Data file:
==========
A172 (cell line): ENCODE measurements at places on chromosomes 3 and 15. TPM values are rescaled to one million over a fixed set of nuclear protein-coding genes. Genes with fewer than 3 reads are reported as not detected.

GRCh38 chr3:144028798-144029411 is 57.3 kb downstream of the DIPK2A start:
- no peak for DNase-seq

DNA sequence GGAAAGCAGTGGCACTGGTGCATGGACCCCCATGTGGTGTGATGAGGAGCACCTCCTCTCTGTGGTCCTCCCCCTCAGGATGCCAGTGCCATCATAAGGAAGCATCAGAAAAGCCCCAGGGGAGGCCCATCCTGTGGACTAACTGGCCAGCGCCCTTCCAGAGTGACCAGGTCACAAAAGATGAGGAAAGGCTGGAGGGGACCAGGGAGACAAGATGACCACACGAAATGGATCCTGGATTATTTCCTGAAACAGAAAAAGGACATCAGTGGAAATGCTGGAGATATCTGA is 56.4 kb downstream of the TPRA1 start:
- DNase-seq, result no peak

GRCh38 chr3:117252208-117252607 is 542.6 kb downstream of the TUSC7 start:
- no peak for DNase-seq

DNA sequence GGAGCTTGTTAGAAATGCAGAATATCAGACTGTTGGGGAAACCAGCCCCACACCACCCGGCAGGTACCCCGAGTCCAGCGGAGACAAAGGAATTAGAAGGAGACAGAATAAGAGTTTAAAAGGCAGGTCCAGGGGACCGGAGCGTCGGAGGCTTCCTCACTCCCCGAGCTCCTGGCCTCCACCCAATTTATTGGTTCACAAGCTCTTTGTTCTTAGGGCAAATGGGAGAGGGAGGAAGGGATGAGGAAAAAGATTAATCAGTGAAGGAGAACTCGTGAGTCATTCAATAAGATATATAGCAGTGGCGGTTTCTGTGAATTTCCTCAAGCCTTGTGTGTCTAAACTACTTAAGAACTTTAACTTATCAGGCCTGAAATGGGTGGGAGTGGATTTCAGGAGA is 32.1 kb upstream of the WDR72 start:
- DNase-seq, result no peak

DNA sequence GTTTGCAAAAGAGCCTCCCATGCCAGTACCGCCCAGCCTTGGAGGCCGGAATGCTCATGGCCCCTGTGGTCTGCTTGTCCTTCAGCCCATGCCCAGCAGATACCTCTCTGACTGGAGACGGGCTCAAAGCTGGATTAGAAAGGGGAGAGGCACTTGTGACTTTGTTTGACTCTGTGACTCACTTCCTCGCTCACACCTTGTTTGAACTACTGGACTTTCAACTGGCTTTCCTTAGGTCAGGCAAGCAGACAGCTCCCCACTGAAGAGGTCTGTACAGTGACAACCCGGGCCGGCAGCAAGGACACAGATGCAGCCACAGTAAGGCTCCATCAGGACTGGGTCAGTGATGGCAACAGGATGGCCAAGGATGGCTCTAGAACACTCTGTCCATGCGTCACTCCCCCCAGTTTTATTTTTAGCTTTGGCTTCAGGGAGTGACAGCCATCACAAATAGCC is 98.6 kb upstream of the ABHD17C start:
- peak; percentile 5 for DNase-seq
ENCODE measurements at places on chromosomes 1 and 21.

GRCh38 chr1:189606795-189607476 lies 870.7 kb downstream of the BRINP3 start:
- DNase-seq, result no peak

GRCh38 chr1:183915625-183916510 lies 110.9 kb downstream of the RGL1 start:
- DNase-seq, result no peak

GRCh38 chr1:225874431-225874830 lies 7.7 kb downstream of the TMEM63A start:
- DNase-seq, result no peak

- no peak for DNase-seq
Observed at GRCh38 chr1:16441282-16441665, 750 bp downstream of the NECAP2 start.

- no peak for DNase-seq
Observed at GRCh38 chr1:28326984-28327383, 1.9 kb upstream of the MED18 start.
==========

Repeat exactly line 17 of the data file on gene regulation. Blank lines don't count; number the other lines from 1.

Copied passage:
GRCh38 chr1:225874431-225874830 lies 7.7 kb downstream of the TMEM63A start: